As Harry Kane slid forward on his knees, heading the ball into the German goal, past Manuel Neuer for England’s all-important second goal, Wembley exploded.
Ecstatic England supporters deliriously celebrated their side’s advancement to the quarterfinals, a collective unburdening of decades-worth of pain at the hands of their old adversaries.
England had not beaten Germany in a knockout match at a major tournament since 1966.
The cumulative history of failure, in which England have been knocked out of five major tournaments by the Germans during the 55 years since 1966, could have placed an impossible burden on the shoulders of England’s young players.
Instead, they displayed a maturity that helped them not only absorb the pressure place on them by their country’s erstwhile bogeymen, but came through it stronger.
The enormity of England’s obsession with major tournament defeat at the hands of Germany was on display everywhere you looked.
From the exuberant celebrations in the stands to the wild joy on display in the BBC television studio, where Gary Lineker, Rio Ferdinand and Alan Shearer — no strangers to heartache at the hands of Germany — wildly danced around the statuesque former Germany international, Jürgen Klinsmann.
However, England coach Gareth Southgate gave the most poignant display of hurt in his post-match interview with the BBC.
Southgate missed the deciding penalty the last time the two sides met at Wembley in a major tournament, the semifinal of Euro 96.
The post-match interview showed just how much the personal pain of that penalty miss still affects him.
“I was looking at the big screen and saw [England’s Euro 96 goalkeeper] Dave Seaman up there,” Southgate said, before pausing.
“But what’s lovely is that we’ve given people another day to remember.”
That penalty miss ended up being arguably the defining moment in the story of Southgate’s otherwise stellar career.
“The past is great for nostalgia,” Southgate said prior to the match, “but this team are about making their own stories”.
Now, their story includes victory over Germany, contrary to the experience of so many of their peers.
Pragmatic England’s defensive solidity great for tournament football
England is yet to concede a goal at this year’s Euros — the only team to do so.
The only other time England has started a tournament by keeping four clean sheets was in 1966.
Southgate has set up England with defensive solidity in mind and it worked brilliantly to repel almost all German attacks at Wembley.
Aside from a stunning save by Jordan Pickford to tip a blistering Kai Havertz thunderbolt over the bar at the start of the second half, and a corresponding smother in the first half from Timo Werner, England’s defence held firm, even in the face of sustained German pressure.
The only other big chance Germany had, a horrible miss from Thomas Müller with the score at 1-0, was as a result of a Raheem Sterling turnover.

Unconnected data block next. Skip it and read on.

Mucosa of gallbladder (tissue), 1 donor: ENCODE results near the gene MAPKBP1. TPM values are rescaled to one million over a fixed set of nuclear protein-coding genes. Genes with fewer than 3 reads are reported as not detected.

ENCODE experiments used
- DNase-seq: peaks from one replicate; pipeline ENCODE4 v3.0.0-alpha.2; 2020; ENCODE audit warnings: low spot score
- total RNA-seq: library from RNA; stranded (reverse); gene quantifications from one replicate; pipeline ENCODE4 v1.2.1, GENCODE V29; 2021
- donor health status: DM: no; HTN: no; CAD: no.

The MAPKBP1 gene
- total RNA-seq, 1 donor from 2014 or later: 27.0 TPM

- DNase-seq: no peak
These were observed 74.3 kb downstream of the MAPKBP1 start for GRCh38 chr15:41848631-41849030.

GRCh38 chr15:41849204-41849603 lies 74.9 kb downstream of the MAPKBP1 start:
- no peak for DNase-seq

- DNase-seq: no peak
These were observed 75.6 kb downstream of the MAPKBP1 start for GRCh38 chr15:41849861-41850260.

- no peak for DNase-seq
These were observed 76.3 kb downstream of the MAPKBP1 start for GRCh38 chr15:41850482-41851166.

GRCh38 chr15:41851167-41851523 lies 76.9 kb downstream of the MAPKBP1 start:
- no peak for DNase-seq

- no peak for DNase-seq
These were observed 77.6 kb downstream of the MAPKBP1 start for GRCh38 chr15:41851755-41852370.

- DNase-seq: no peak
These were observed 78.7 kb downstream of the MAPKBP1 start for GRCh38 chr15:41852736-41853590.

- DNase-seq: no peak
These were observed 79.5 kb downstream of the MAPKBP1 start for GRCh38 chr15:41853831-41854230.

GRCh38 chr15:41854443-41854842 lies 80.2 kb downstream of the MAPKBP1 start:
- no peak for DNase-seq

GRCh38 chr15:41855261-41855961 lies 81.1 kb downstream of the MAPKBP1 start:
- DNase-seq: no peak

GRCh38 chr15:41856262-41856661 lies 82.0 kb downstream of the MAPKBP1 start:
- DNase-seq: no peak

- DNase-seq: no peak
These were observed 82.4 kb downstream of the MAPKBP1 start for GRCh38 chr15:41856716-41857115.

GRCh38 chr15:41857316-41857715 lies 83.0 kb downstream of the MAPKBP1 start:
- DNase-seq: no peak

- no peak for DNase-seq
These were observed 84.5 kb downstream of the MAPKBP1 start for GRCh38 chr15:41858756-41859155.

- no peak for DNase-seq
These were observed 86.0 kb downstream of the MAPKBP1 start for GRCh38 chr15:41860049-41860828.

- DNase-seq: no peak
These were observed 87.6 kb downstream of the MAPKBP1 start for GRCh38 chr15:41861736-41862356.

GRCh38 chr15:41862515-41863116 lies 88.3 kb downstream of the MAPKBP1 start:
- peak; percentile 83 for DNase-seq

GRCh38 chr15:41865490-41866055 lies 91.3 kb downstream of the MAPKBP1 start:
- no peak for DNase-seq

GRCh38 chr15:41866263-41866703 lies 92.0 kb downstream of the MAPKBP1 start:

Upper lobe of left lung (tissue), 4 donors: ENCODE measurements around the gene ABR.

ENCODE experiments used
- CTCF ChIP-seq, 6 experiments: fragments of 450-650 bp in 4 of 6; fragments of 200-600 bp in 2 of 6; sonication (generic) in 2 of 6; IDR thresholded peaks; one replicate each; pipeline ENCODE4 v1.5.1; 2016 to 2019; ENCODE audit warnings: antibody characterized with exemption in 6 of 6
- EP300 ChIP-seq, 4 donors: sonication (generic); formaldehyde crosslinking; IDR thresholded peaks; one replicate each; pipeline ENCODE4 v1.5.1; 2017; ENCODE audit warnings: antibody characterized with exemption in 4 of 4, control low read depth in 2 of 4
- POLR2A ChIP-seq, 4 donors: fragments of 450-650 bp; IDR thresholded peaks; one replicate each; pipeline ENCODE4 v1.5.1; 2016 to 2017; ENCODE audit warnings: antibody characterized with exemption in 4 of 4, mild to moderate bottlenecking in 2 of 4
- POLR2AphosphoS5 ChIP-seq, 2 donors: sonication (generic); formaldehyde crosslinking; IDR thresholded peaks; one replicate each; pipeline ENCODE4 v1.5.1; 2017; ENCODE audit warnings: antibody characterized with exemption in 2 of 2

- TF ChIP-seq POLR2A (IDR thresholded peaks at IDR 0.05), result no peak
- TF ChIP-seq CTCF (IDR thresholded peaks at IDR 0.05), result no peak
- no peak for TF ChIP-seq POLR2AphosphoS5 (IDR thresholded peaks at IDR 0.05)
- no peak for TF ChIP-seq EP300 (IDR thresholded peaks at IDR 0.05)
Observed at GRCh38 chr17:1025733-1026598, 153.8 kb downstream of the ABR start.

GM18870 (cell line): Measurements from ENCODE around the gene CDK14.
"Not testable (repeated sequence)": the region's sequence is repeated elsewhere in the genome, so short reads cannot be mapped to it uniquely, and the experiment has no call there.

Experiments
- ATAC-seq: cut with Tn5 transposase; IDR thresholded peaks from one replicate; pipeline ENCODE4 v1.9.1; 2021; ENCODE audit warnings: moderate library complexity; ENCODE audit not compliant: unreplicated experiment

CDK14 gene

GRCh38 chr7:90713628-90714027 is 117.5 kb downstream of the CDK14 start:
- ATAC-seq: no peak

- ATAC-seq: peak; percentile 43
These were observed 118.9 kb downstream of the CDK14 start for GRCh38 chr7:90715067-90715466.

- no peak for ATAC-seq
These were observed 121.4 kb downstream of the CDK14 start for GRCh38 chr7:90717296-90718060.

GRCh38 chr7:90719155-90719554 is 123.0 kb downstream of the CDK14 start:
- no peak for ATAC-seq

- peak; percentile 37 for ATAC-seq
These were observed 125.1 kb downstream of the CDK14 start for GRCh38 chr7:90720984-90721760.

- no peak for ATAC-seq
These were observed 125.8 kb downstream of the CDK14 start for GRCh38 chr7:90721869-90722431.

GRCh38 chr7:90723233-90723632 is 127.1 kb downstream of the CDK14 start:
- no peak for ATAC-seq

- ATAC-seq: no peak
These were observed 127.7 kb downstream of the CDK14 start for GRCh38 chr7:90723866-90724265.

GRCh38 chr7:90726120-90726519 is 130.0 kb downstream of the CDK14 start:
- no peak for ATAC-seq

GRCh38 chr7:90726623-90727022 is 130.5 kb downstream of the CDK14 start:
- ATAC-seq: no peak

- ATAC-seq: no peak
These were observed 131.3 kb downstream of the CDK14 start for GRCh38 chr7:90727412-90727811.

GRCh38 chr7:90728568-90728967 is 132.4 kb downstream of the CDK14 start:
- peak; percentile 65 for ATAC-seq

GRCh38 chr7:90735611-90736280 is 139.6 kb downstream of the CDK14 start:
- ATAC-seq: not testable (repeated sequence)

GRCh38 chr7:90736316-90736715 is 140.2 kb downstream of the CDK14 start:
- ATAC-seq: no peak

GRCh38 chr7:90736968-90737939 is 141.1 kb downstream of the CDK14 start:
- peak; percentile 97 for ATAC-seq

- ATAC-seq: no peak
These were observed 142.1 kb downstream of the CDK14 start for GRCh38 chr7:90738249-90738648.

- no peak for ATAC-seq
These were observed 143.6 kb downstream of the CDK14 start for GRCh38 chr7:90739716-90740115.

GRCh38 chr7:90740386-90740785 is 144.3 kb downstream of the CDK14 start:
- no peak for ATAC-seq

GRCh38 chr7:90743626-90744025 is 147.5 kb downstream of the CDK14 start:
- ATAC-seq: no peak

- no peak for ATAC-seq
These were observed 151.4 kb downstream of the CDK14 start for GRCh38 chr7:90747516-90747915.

Harry Maguire, who was named as UEFA’s man of the match, said the system England play, as designed by Southgate, made the difference.
“I think we have excellent defenders in this country … and a magnificent goalkeeper behind us,” Maguire said of his back three partners, Kyle Walker and John Stones.
Assisted defensively by wing backs Luke Shaw and Kieran Trippier, as well as Declan Rice and the energetic Kalvin Phillips as shields in midfield — a pair described as “animals” who “ate up the grass” by Raheem Sterling — England looked, if not impenetrable defensively, then certainly assured.
“It is a unit, it comes from Gareth in the way he sets us up,” Maguire said.
“It starts from the front and finishes with us. Keeping clean sheets is nice but the main thing is winning football matches.”
England is playing tournament football
Maguire could have replaced “winning” with “not losing” as being more imperative in tournament football, which is something England appears to have pretty well sorted.
Southgate has nailed the concept of how to play tournament football from the off at Euro 2020, packing his team defensively and loading his attacking third with players capable of breaking open a game all on their own.
“You change the shape, you pick certain personnel instead of others and, if it goes wrong, you’re dead,” Southgate said.
England, so far, is still alive, suggesting Southgate has got everything right.
Even by resisting the clamour to include as many of England’s attacking threats as possible, Southgate has developed.
Jack Grealish game off the bench to great effect against Germany, having a hand in both goals and adding an attacking spark that had been missing up until that point.
There will be a clamour now to include Grealish in the starting XI for the quarterfinal against Ukraine in Rome, however, Southgate is just as likely to maintain the status quo.
“We felt that speed in behind Harry [Kane] could cause them a problem,” Southgate said by way of an explanation for his selection for the Germany game.
“I thought Bukayo [Saka] and Raheem [Sterling] really created that jeopardy in their backline.”
Against Ukraine, Southgate could opt for a similarly pragmatic approach, waiting to deploy the full range of attacking options available to him late in the match, against leggy defenders more prone to errors.
As the full-time whistle blew, Southgate looked up to the sky, fists clenched in triumph.
Southgate has shown he can be patient, 25 years after missing that penalty, complete atonement is now just three games away.